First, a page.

Audio for DSLR, Part 3: Dual Systems

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In the third and final episode in our series dedicated to helping DSLR shooters improve the audio quality of their video productions, we take a look at some dual-system solutions. “Dual systems” means we use an entirely separate device to record our audio.

Included in the gear discussed are various portable audio recorders (including the new Zoom H6), field recorders, and even a camera-mountable microphone with an integrated flash recorder (the new Shure VP83F). 

Audio for DSLR Part 1: Run & Gun

Audio for DSLR Part 2: XLR Mics

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Very helpful video, thanks!

Hi, wondering if there is a dslr smpte option... something that would really keep a master clock for mixing in post??

Hi -

You could use a portable audio recorder with SMPTE timecode functionality: 

The R-88 8-Channel Recorder and Mixer by Roland is an 8-channel field recorder that is designed for recording and mixing in professional field audio applications. In addition, it also provides USB audio interfacing for use with DAW software.  For slaving to video cameras or VTRs, the R-88 can be run in slave mode and will accept SMPTE time code via the SMPTE in BNC connector. In addition, the R-88 can be the master, sending out time code to slave devices via the SMPTE out BNC connector. The R-88 also acts as an 8 channel mixer for doing on-board mixes and is equipped with 3-band EQ on each channel. It also has a USB port that enables it to function as an audio interface for recording using a computer running DAW software. In addition to having this USB port, there is an additional USB memory port for quickly copying files to a USB flash drive.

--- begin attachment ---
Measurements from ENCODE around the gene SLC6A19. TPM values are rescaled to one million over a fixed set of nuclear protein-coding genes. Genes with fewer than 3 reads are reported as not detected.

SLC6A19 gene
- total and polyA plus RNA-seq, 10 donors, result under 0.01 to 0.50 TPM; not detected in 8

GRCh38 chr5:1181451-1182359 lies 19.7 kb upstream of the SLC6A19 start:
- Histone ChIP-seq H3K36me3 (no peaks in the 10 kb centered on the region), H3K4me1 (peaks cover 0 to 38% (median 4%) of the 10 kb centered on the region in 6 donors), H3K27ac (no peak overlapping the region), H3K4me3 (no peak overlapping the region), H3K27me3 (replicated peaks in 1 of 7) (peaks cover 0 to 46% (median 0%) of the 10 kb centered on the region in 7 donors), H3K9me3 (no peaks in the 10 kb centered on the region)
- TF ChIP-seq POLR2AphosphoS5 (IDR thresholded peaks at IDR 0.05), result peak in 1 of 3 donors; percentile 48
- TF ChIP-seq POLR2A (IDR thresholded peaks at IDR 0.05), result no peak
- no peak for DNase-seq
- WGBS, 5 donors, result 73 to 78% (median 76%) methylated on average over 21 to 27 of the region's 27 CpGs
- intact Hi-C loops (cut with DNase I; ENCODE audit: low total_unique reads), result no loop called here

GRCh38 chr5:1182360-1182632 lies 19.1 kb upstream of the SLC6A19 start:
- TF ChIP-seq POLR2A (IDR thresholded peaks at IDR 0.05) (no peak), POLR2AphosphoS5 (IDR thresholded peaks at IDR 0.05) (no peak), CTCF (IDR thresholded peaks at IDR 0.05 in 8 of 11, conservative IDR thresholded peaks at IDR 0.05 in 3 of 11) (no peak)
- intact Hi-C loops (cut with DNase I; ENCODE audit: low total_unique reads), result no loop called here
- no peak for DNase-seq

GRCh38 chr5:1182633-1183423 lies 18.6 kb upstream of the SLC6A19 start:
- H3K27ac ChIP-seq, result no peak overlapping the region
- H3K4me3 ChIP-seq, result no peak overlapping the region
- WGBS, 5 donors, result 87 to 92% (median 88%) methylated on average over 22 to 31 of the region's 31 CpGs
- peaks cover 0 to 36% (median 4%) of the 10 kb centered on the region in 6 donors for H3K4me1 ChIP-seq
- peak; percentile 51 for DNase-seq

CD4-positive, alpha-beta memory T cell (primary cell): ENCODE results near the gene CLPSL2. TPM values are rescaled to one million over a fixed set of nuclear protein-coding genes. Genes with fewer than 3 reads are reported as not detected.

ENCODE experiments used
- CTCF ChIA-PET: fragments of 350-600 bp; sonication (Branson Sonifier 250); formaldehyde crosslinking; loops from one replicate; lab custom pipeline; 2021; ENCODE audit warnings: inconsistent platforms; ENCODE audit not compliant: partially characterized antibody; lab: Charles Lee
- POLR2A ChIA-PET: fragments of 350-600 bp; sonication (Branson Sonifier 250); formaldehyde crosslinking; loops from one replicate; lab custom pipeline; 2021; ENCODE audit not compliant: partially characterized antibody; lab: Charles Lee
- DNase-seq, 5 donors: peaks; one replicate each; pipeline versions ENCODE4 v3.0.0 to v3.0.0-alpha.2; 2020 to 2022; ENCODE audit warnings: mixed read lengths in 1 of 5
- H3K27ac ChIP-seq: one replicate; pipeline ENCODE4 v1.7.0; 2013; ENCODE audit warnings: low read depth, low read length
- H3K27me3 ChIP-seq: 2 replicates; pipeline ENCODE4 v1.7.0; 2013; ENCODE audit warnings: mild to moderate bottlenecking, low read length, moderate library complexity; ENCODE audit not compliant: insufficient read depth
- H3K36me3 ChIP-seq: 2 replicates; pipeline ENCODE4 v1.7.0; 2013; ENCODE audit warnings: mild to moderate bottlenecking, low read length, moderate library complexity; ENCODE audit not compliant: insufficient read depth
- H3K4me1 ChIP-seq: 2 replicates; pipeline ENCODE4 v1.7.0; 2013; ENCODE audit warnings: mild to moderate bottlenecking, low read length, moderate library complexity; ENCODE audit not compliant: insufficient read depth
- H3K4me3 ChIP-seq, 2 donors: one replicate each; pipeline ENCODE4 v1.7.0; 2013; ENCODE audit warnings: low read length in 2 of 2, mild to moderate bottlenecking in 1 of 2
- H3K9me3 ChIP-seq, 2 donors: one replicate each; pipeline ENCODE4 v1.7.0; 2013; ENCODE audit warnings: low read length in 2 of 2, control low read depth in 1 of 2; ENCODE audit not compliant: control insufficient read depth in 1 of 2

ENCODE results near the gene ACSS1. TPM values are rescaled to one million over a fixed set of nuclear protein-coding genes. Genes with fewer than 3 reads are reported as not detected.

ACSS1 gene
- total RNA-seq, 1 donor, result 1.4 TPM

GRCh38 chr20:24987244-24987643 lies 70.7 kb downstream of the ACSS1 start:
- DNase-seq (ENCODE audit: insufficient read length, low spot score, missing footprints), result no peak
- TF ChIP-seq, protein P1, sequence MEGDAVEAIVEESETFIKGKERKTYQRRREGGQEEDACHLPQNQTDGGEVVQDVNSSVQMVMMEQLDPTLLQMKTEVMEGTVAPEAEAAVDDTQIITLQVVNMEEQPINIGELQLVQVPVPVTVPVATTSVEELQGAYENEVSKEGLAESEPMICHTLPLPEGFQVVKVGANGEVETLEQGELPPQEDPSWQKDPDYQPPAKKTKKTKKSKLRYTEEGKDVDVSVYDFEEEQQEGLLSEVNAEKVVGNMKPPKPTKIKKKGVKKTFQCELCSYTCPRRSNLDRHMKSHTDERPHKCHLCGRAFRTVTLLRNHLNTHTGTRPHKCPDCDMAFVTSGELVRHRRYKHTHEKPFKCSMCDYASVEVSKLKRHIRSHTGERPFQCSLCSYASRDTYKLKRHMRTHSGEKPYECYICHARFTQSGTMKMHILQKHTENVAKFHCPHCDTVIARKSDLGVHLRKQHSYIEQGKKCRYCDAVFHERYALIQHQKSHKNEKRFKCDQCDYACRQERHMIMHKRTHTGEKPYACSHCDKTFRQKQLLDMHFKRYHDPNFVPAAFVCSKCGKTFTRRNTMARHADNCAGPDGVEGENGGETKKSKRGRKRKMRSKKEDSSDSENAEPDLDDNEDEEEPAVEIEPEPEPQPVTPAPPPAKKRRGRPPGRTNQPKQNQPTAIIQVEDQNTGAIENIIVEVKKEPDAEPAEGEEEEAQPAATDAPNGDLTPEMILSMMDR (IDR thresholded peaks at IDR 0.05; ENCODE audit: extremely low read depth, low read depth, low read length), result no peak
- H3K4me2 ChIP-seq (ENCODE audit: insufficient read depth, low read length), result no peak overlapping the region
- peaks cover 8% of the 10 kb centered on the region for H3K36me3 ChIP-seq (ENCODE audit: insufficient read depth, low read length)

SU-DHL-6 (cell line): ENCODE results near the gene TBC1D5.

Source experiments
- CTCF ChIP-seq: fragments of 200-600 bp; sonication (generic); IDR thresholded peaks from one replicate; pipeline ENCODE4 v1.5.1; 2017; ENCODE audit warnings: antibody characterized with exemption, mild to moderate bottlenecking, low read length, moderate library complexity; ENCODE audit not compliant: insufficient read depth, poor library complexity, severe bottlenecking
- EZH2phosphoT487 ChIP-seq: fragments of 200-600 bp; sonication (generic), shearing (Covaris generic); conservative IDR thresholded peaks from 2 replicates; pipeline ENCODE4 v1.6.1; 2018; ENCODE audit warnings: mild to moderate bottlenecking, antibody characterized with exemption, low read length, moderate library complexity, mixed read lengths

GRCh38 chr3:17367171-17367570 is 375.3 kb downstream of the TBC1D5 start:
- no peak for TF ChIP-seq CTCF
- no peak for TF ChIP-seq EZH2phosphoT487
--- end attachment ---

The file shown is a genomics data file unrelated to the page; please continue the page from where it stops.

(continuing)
But a far less expensive option would be to use a simpler audio recorder and sync the audio in post with software:

The Red Giant PluralEyes 3 Audio/Video Sync Software is an automatic sync program for double system sound recordings. PluralEyes imports video files and corresponding audio files captured separately on external recorders, and it syncs them up quickly by lining up their sound waveforms. The video files must accordingly contain in-camera recorded audio in order to contribute the required sound waveforms, so your camera mic must be kept active when you're shooting.

Please contact us via e-mail if you have additional questions:  AskBH@BandH.com

Great video series!

Thanks a lot.